Originally posted by Mad Rook
For openings, I suspect there's not much difference between books and engine use. (Although I suspect some would argue that point.)
However, beyond the opening, there's a huge difference. For middlegames and endgames, an engine can give you a nearly instant no-thinking-required answer, whereas if you consult a book, you almost always have to learn princi ...[text shortened]... t accuracy (and get everyone to agree with your opinion), then you're a better man than I.
No one can make a decision with 100% accuracy, not even an engine.
In fact it is possible for even a moderately good player to "out think" and engine in certain positions, this is because it is possible for a human to "think" beyond the engines horizon by focusing on relevant lines only in a complex strategical position (make no mistake it is impossible to out fox an engine on short term tactics [say 6-8 moves, 12-16 ply])
Openings are a typical area where the use of good books and the application of sound opening principles coupled with decades of GM experience [on what works] can result in a prepared player getting an advantage against an engine (provided the engine is not itself using a comprehensive opening "book" ). You will never out think the engine on opening tactical traps but because an opening lays down the complex strategic principles that are way beyond an engines horizon it is possible with judicious preparation to steer a game into your preferred lines.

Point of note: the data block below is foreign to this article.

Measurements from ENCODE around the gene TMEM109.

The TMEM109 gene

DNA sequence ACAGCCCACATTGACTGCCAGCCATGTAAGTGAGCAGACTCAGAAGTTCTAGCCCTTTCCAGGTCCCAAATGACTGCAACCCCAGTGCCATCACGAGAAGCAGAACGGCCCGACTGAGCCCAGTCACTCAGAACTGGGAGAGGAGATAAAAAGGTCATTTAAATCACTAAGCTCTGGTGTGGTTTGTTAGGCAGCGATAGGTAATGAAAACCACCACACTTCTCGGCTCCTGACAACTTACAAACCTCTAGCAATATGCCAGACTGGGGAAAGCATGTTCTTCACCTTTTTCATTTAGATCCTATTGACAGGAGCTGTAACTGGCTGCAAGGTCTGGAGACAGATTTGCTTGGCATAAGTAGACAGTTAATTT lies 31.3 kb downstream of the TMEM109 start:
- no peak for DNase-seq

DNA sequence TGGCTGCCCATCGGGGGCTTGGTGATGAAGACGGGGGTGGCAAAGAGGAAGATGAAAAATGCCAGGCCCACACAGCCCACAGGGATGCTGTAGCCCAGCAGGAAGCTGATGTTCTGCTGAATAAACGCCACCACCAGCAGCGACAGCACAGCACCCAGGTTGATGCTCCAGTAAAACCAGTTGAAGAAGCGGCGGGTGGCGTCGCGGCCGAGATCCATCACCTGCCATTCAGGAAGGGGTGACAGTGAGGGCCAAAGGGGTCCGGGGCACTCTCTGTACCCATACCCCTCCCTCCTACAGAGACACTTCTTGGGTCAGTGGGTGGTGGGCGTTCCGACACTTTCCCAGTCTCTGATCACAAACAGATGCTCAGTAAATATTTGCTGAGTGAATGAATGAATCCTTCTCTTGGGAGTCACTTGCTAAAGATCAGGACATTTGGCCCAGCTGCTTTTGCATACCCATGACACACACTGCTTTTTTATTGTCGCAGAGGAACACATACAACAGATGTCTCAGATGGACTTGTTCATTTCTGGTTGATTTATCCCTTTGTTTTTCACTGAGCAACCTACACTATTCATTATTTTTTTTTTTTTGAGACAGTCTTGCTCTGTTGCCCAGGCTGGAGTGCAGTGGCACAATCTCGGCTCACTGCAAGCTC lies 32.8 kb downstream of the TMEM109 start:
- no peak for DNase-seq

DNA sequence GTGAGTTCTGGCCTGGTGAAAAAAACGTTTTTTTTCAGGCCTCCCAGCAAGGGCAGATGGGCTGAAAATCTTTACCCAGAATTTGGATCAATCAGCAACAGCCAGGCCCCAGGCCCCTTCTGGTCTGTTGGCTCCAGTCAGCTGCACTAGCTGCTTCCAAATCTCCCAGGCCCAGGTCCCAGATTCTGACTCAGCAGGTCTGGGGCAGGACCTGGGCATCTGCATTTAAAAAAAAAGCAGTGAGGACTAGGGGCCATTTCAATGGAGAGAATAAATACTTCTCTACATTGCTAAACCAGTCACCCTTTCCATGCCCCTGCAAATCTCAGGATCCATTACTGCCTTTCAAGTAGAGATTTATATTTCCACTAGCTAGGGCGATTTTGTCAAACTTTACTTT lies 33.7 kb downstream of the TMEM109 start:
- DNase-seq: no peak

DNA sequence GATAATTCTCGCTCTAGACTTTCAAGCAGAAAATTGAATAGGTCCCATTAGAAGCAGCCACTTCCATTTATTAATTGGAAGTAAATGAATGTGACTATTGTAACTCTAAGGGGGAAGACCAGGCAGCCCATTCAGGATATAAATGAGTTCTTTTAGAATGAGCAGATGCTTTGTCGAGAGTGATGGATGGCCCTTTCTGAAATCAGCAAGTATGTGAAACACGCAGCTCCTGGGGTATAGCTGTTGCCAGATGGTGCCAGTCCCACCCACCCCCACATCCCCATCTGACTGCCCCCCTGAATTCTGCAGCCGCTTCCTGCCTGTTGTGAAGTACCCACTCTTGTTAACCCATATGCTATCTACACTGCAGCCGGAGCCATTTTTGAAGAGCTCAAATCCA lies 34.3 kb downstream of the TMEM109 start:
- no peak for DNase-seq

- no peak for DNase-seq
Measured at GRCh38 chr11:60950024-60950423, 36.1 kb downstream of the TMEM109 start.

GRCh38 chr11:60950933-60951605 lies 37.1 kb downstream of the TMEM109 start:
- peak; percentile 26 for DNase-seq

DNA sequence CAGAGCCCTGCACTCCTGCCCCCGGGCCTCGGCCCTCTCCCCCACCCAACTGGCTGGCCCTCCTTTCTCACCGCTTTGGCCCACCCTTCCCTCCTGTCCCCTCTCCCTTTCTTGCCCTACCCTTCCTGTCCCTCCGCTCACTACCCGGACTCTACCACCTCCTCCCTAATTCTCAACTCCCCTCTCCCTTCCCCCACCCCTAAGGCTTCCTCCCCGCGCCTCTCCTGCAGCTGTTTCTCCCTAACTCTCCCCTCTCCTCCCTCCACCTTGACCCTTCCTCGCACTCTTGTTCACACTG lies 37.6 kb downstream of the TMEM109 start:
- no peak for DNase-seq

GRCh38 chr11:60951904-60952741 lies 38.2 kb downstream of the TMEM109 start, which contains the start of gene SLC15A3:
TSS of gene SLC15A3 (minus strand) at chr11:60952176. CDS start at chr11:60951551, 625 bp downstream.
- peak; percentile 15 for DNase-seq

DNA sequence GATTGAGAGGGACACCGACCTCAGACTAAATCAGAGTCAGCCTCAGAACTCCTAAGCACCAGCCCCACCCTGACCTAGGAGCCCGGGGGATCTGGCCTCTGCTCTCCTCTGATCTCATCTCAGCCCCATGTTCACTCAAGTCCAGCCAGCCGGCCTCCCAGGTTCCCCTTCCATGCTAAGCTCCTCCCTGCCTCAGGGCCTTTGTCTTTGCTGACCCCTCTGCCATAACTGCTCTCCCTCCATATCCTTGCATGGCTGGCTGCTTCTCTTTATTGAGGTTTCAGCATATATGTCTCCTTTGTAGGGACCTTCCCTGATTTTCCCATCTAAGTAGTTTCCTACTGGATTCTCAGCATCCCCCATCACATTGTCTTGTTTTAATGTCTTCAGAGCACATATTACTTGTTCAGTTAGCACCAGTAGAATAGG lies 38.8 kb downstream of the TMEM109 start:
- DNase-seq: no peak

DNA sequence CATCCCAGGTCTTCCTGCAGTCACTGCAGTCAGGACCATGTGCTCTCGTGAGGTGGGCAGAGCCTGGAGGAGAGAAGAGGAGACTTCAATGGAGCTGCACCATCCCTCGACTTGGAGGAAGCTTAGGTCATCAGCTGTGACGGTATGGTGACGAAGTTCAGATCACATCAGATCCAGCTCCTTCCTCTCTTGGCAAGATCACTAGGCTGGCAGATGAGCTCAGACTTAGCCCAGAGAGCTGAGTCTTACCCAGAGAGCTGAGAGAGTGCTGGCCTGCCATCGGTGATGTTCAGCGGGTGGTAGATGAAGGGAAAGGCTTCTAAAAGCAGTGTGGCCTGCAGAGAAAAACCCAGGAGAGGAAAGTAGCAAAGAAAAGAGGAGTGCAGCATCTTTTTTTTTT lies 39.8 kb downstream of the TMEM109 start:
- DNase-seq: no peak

That is the purpose of books and make no mistake when you leave the book / database you need a comprehensive grasp of the ideas involved and how to capitalise and play on as if you don't, not only an engine, but any moderately good human player will destroy you. Use books with care and don't follow them blindly and be prepared not only when you leave the book but when selecting the book lines to play to invest a lot of time and effort to understand what you are doing and why. That way you will improve not only here but OTB if you play there.